Reporting Esme Murphy
MINNEAPOLIS (WCCO) — A Minneapolis neighborhood group says it’s too hot for kids to be in class. They’re calling for their kids to be in schools, not “sweatshops.”
A community group organized a news conference Tuesday afternoon denouncing the conditions in Minneapolis schools. The focus was on schools that don’t have air conditioning.
They spoke outside Patrick Henry, which is one of 18 Minneapolis schools that do not have air conditioning.
A representative for Minnesota Neighborhoods Organizing for Change says the sweltering conditions in some classrooms are an example of the inequity that exists between lower and higher income schools.
“We need to fund the schools, like the ones behind me. We need to fund these schools so these kids can focus and achieve,” Anthony Newby, with the community group, said.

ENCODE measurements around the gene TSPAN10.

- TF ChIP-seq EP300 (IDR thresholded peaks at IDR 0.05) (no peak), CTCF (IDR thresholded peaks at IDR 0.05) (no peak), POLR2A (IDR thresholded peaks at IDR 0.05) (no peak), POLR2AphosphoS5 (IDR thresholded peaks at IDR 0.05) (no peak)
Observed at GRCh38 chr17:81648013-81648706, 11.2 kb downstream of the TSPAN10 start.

Students say it’s been hard to get anything done.
“They have the windows open and they have fans trying to circulate through the room trying to keep it cool in there even though it doesn’t do very well,” Patrick Henry High School freshman Shaheed Bell said.
Minneapolis schools did say any parent who wanted to keep their child home Tuesday could. Minneapolis also cancelled all after-school activities.
Minneapolis schools did get help from Target and the Salvation Army, who donated 5,400 bottles of water.
At this hour, the school district could not tell us how many kids did stay home.